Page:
There are thousands of tourist destinations around the world, from small tourist attractions to entire countries, from capitals to remote villages. Arguably, the most important quality of any tourist destination and all of its stakeholders is whether it is successful or not i.e., whether it accumulates more economic benefits than economic costs (Robinson, et.al, 2013). It is a fact that successful destinations are not only marketed in a modern, innovative and creative way, but also managed in the same manner (Morrison, 2013). Nowadays, efficient destination management and marketing requires more diverse skills in order to address the high competition and stand out from the rest. The proper usage and integration of modern technologies are one of the most important tools in this process. Therefore, the development of digital skills becomes crucial for successful destination management organisations (DMOs).READ MORE

10 key characteristics of Gen Z to keep in mind in travel

Generation Z represents a new generation of youngsters with specific characteristics due to the period of time in which they were born. They offer new opportunities for the tourism sector, mainly from the digital skills point of view, but also because this generation is highly committed to social and green issues. So how does this generation influence different sub-sectors in our industry? Key NTG partner, the University of Alicante, highlights the key characteristics of Gen Z and shares some interesting facts.READ MORE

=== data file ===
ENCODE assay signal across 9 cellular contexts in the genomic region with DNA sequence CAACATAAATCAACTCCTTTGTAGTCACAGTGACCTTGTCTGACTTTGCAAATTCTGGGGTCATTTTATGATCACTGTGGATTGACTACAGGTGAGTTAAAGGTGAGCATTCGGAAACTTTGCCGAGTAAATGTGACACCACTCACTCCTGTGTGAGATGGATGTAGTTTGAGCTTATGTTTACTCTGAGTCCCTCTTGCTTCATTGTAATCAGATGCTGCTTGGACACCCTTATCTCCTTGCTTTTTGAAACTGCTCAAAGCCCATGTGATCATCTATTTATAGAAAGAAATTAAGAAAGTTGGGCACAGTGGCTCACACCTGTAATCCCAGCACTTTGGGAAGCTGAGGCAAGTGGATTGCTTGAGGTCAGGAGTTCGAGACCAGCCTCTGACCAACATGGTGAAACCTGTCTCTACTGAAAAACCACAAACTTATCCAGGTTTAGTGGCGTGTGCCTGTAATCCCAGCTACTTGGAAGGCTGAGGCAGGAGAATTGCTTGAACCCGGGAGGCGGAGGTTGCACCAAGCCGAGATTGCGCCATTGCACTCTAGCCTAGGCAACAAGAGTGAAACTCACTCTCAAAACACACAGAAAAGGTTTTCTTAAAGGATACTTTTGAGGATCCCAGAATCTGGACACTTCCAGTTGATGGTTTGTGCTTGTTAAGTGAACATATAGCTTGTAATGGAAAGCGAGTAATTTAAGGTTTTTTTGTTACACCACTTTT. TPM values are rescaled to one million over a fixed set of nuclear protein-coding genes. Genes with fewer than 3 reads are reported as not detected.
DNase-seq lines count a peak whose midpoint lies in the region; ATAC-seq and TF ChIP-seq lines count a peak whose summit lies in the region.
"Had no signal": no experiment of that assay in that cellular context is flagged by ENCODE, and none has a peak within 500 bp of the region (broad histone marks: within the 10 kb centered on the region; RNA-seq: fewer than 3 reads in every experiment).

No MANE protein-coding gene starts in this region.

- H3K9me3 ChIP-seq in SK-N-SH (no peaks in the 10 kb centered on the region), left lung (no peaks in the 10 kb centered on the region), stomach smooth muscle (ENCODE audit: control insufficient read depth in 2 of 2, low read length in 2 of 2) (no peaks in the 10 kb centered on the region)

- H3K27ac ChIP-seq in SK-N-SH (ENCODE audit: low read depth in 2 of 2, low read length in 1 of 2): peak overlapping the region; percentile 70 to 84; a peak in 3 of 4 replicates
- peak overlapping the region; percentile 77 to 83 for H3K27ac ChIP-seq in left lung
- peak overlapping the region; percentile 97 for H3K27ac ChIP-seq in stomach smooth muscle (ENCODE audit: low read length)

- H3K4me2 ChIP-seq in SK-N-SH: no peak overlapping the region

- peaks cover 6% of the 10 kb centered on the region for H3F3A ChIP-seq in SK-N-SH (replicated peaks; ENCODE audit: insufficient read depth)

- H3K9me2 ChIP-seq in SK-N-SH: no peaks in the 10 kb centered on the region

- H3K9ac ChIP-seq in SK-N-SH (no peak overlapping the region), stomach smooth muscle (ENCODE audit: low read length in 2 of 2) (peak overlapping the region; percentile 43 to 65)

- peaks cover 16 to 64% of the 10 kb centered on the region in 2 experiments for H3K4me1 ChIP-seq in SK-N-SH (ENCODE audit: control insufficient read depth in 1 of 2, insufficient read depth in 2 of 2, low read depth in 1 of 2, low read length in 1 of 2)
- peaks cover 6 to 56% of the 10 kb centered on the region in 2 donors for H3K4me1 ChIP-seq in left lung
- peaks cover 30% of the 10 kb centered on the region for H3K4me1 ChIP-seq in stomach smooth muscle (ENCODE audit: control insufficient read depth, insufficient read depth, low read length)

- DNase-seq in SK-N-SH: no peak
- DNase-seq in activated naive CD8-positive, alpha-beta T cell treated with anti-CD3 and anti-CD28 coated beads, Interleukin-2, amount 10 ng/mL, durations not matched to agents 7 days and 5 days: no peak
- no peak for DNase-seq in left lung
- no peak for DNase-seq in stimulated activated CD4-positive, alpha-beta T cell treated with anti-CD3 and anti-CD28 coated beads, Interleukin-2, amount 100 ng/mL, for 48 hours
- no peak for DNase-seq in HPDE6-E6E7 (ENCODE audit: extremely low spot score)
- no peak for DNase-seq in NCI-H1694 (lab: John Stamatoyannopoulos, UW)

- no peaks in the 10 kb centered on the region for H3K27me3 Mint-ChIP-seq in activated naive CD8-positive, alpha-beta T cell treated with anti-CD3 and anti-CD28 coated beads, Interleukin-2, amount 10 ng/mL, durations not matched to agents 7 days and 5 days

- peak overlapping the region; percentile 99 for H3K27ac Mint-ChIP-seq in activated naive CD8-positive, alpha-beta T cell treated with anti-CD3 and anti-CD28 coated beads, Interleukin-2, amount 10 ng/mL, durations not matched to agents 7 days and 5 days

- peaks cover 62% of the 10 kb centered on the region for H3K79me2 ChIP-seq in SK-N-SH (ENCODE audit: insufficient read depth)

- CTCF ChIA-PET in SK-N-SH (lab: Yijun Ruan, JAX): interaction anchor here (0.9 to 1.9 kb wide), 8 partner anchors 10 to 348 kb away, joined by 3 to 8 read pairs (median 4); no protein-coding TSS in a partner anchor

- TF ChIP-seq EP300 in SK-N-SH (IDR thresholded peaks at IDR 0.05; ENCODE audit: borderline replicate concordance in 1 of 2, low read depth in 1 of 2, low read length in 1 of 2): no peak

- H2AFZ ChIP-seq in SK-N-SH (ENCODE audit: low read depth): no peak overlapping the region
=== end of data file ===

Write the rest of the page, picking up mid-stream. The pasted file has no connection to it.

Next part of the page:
Interview with Sophie van den Top – sustainability among Tour Operators and Travel Agents

The Next Tourism Generation Alliance interviewed Sophie van den Top, who graduated by writing her thesis on the possibilities to minimalizing the negative impacts caused by the different kind of excursions a tour operator can offer for FOX Travel. Her research is awarded with the TUI-CELTH Sustainable Tourism Award on Friday 8 november 2019. This award is granted each year to students with the best thesis on sustainable tourism in the Netherlands. Sophie from Saxion University developed criteria on how to improve the sustainability of excursions at tourism destinations. In this blog, she will highlight some of the most important outcomes of her research.

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Tourism manager about education: “Strikingly more men”

Analyses of the future TOP competences in tourism clearly show that “gender equality skills” are crucial for the future. Accordingly, corresponding competence gaps must be remedied by raising awareness within companies at various management levels. Still, it seems women need to bring the extra skill to be rated as competent as men when applying for a job.

As far as the development of future key competences not only for women is concerned, NTG gives a good overview on the main digital, green and social skills. Most important to improve women’s role in tourism is to make sure they have the same access to key competencies. This would be e.g. digital skills such as evaluating and managing big data as well as know how to communicate and collaborate through digital technologies on a management level. In addition, social skills such as problem solving, communication skills as well as the ability to create a positive work environment are important management skills for both men and women. However, to pass gender inequality, women need to get access and then promote these competencies even stronger in the future.READ MORE